Photoshop tutorial: Tonal range and the Curves tool Of all the tools within Photoshop, the one I use most often, and the one I could least do without, is the Curves tool. It can dramatically enhance the contrast of an otherwise dull image; it can change the colour balance, either subtly or more radically; it can increase the saturation; and it can even covert an image to black and white (when used with LAB color mode). In short, it’s an extremely powerful tool with a wide range of applications; but it’s also quite difficult to understand, at least at first. In this Photoshop tutorial I hope to achieve two things: first, to provide an understanding of some of the basic concepts that underpin the successful application of this tool; and second, to offer a number of practical examples of how this tool can be employed. The topics covered in this tutorial include: By the end of this tutorial you will: Please note that I used Photoshop CS2 to construct this tutorial. The following two images illustrate this point. David J. • next page >>>

Making prints match your screen The other day Keith was asked if calibrating and profiling a monitor would make someone's screen match their prints? Some thoughts and potential solutions for this common problem. This article was written several years ago and has (Sept 2010) been updated with some newer links and information. Can my prints ever match my screen? The short answer is no, ...but the reasons may be much more varied than you first thought, and with care you can get the two very close. Hopefully this short guide (and the links to other more detailed information) will be of help? After profiling and calibrating your monitor... Let's assume that you have read all the articles about how important it is to have your monitor calibrated. You are not quite happy with the quality of prints you are getting and decide to buy a screen calibrator like the Spyder4express or even the basic Pantone Huey. Does this now mean that your prints will look better? Well maybe, but it really is only part of what you need to know... Remember:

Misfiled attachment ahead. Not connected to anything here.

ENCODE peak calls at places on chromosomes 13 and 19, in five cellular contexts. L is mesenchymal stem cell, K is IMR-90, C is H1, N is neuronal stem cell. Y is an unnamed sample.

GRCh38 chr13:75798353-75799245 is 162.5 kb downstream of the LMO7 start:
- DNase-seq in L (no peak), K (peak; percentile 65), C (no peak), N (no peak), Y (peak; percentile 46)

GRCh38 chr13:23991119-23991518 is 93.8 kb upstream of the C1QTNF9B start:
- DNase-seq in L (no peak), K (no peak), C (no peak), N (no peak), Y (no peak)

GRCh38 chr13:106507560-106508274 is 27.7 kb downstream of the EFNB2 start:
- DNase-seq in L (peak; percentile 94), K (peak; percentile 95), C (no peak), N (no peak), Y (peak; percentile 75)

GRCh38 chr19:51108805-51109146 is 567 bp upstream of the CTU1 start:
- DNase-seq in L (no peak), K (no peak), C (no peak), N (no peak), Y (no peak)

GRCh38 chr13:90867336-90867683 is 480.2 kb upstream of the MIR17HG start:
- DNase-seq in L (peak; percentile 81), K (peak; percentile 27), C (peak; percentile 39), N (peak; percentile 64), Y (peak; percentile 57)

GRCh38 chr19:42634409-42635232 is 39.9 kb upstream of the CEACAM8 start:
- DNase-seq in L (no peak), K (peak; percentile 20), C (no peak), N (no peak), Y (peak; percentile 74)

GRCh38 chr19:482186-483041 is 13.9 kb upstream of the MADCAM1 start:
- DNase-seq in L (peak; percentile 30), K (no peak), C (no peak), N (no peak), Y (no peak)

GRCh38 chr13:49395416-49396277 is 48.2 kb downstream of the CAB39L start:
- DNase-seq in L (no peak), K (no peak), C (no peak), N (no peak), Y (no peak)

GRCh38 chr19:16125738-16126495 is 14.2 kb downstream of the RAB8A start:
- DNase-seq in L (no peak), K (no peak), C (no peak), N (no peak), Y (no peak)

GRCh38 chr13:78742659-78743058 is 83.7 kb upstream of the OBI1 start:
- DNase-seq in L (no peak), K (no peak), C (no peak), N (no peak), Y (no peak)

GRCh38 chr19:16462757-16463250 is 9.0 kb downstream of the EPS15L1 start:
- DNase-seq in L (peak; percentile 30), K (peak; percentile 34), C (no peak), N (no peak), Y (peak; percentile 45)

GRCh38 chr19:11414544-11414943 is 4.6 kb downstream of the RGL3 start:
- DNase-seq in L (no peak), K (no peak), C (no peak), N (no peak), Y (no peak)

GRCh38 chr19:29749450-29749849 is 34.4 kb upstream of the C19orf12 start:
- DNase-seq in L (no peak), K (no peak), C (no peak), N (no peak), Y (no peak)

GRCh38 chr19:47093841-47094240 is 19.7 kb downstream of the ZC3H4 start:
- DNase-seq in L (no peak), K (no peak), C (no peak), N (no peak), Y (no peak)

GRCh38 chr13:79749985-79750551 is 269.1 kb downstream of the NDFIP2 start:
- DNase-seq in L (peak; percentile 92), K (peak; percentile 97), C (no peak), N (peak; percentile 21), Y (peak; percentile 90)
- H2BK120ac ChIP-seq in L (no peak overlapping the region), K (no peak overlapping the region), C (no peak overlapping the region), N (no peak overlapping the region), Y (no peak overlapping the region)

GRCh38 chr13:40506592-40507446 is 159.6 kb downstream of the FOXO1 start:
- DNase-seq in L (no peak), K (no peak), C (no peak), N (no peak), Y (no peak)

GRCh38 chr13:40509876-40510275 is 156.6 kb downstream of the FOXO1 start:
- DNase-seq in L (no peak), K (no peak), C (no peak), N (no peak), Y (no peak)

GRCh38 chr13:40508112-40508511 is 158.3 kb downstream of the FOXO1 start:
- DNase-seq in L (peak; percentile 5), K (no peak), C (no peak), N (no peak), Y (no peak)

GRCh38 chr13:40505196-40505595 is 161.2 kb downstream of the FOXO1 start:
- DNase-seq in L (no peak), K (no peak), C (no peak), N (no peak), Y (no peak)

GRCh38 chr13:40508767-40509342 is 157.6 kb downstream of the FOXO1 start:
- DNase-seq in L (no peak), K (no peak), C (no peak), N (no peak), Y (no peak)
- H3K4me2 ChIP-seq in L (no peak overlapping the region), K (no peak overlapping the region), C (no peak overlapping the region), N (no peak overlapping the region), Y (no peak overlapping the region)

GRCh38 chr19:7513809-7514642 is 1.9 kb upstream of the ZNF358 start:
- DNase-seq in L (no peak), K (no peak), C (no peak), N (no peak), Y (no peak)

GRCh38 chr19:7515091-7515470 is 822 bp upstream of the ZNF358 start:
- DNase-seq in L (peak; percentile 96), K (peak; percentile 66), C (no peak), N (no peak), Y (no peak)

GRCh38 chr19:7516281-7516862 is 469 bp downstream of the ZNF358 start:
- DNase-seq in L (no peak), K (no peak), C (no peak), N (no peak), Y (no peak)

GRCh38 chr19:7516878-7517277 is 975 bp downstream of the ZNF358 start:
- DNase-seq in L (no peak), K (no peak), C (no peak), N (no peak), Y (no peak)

L’outil Curves pour retoucher vos images L’outil Courbes («Curves» de Photoshop est un «must» pour vos retouches photos et cela, même si vous avez pris une superbe photographie. « Article original paru sur le site web de Tutorial9.net et a été écrit par Owen James . » Avec l’outil d’ajustement des courbes, vous avez la possibilité… d’ajuster les et les de votre photo d’une manière globale ou locale d’ajuster les Présentation Un pixel possède une certaine clarté (brightness) et vous pouvez changer cette propriété pour plus foncée ou plus pâle. Lorsque vous ouvrez la boîte d’outil des Courbes (Disponible par ou par l’entremise du ), par défault, une ligne diagonale sans courbe s’affiche à votre écran puisque vous n’avez pas encore effectué de changement sur votre image. Tel que mentionné sur l’image de gauche, les points de gauche à droite (du bas vers le haut) affectent: les noirs, les ombres, les tons moyens, les highlights (Quelqu’un connait le mot en français pour Highlight ?) La Courbe-S et la Courbe-S-Inversée

Camera metering modes matrix pattern evaluative center spot partial Digital SLR camera metering modes Understanding metering modes is important for every photographer if they are to take correct exposures. To improve your photography you need to know when to set your digital camera on matrix, pattern, evaluative, center weighted metering, spot and partial metering. Metering modes can be one of the most frustrating settings for beginners to SLR photography. If you have ever taken an under or over exposed photograph using program mode (P), aperture priority (A Nikon, AV Canon) or shutter priority (S NIkon, TV Canon), chances are you've set the metering mode incorrectly. Metering systems work by measuring the amount of brightness within a scenery or object, then sets the exposure accordingly. What metering modes are you likely to find on your digital camera The majority of digital SLR cameras will give you a choice of at least three different metering systems. Matrix metering on Nikon cameras is called either Pattern or Evaluative on other models.